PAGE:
Yes, You Can Bake on Your Grill
Baking your desserts and breads outdoors is not as intimidating as it sounds
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Growing up in a big family, everything was outdoors—holidays, hunting trips, family hikes, and cooking. It was for a good reason: imagine eight kids in the kitchen, chatting about their day; what a rowdy, loud bunch. Take those same kids outside, congregating around the grill or firepit—now, there’s a sense of calm, fun, and excitement.
As an adult, I still try to spend as much time as I can outdoors. And after a long day of adventuring, I often look forward to something sweet before crawling into my tent. But dessert and a campfire don’t have to lead to a fluffy marshmallow on a stick. There’s a whole world of cakes, cookies, and puddings that can be made on a grill or over a fire. Here’s how to master the art of baking in the wild.
How to Bake on a Grill
Most recipes can be baked on a grill or campfire, as long as you’re able to maintain a consistent temperature—inconsistent heat can affect the texture and flavor of the dough or batter when baking. For beginners, a covered grill is your best baking friend: the closed lid will help keep the heat circulating, like in your oven. (Just be sure to wipe the lid and grill grate down to avoid residual grease dripping into your bake.) If your grill is lid-less, it will heat more on the bottom, which will ruin the consistent temperature you’re looking for. To counter this, use a dutch oven for your bake to create an oven-like effect.
If using a recipe developed for the oven, preheat the grill 25 degrees Fahrenheit higher than what the recipe calls for, as you lose more heat when placing your recipe inside a grill. A grill thermometer is also handy. Many grills come with one built-in, but if yours doesn’t, just grab a standard kitchen thermometer and place it inside when preheating. Resist the urge to peek during the baking process, as a grill isn’t designed to hold heat like your oven and chances are the outside air temperature is colder than what it would be in your kitchen. Heat will escape every time you lift the grill or Dutch oven lid and you risk underbaking your cake or bread.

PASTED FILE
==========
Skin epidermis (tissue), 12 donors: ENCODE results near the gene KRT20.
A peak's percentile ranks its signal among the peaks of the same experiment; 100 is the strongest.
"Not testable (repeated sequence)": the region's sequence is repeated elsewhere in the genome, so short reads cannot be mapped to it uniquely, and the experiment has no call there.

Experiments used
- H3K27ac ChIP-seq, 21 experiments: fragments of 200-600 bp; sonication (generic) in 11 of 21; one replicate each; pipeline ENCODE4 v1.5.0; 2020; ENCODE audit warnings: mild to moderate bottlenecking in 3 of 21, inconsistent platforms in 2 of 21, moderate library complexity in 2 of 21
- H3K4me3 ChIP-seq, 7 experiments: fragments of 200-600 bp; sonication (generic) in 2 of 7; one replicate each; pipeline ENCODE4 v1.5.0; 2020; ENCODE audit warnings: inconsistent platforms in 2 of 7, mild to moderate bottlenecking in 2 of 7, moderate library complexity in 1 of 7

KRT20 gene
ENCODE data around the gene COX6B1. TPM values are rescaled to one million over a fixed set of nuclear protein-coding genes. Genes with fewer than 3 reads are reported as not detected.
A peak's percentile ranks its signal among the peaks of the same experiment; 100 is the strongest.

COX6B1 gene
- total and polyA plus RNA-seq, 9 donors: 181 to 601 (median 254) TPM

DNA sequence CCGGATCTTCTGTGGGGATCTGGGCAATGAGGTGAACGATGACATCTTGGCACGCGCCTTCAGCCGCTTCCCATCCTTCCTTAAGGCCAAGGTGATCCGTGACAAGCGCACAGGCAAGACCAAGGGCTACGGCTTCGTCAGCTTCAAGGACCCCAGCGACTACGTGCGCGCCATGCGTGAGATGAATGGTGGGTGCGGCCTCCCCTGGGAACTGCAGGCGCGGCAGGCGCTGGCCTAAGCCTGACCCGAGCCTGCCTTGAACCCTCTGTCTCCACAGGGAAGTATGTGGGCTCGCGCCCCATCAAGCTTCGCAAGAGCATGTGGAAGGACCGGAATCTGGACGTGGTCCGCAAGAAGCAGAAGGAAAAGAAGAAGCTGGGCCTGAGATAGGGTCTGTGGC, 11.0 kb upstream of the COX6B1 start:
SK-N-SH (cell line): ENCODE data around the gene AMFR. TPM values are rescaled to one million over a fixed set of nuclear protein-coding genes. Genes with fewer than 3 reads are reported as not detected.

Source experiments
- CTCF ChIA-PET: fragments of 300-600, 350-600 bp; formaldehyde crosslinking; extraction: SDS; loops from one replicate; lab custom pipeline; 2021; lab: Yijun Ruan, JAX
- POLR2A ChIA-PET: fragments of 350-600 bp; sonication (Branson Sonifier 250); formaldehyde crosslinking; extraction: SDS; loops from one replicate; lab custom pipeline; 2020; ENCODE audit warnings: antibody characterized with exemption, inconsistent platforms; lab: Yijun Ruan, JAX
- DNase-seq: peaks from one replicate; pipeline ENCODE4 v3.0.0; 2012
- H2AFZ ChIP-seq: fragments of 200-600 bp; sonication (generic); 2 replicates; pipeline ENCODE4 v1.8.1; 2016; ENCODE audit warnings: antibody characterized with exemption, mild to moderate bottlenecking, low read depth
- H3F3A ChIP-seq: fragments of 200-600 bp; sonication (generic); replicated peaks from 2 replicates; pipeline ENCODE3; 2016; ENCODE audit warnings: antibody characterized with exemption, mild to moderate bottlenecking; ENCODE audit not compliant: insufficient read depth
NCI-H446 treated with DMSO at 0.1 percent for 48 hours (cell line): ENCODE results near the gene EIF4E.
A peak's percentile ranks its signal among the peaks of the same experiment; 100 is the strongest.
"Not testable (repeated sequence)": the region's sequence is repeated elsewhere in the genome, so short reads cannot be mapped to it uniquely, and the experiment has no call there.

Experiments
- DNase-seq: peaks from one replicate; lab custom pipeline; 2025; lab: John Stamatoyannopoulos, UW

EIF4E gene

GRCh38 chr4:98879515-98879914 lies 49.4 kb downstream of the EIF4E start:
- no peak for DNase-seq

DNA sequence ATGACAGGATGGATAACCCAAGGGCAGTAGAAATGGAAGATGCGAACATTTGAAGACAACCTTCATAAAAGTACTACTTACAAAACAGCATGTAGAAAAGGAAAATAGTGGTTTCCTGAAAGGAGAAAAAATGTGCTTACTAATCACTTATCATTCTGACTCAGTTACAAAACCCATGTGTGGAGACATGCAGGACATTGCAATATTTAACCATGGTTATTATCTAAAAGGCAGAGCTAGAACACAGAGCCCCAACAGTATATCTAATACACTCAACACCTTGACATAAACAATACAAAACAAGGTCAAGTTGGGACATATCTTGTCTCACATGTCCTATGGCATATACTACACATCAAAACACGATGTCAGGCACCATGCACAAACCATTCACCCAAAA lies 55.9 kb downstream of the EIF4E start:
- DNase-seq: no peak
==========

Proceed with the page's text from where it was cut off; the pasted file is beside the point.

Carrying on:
A grill is a good way to add some extra smokey flavor to complimentary bakes, whether it’s by cooking bacon next to your dish or by using a Traeger—I like to use the latter for this flourless chocolate cake. But if you’re looking for your recipe to be similar to the oven-baked version, avoid grilling anything like meat with your baked good, as you risk cross-contaminating flavors.
Lastly, it’s important to create a buffer between your grill and what you’re baking so the bottom doesn’t burn. This is when cast iron equipment is useful, as it helps evenly spread the grill’s heat; a cast iron frying pan, griddle plate, and Dutch oven are all in my grill baking toolkit.
How to Bake over a Campfire
My first piece of advice when looking to bake over a campfire is to work with a hot fire. If you’re making bread or a cake, it’s important to generate a good deal of heat for long enough to bake your goodies. Before heading out on your outdoor adventure, set your home oven at whatever temperature your bake calls for and hover your hand over the element. Now, you’ll have a point of reference when you’re out in the wild: once you think your fire is hot enough, hover your hand over the coals to gauge the heat.
To establish a hot fire, work with hardwoods such as maple, oak, birch, and most fruit trees, and light the fire approximately an hour before you plan to cook and let it burn down to coals. Keep the wood in larger pieces rather than over-splitting them to ensure they don’t burn too fast.
Don’t be afraid to start with a simple bake like a breadstick: coil dough coated with herbs and spices around a foraged stick, then rotate it over the coals. Once you’re keen to advance, grab a tripod, which can help regulate the cooking temperature. Set the tripod over the coals and use an S hook or butcher’s hook to hang a Dutch oven over the fire by its lid handle; while the Dutch oven is still hanging, shovel additional coals onto the lid for an even heat. Pull the Dutch oven from the fire 15 mins before it’s ready to cool—cast iron holds residual heat so it will continue to cook for a further 15 mins once it has been removed from the fire.
You can also nestle the dutch oven into the fire using grill or campfire gloves before shoveling additional coals on the lid. If you’re using your Dutch oven for both sweet and savory dishes, just make sure to line it with baking paper so your almond cake doesn’t taste like last night’s curry!
Ready to light a fire and get baking? Try this recipe for an easy smokey campfire caramel pie.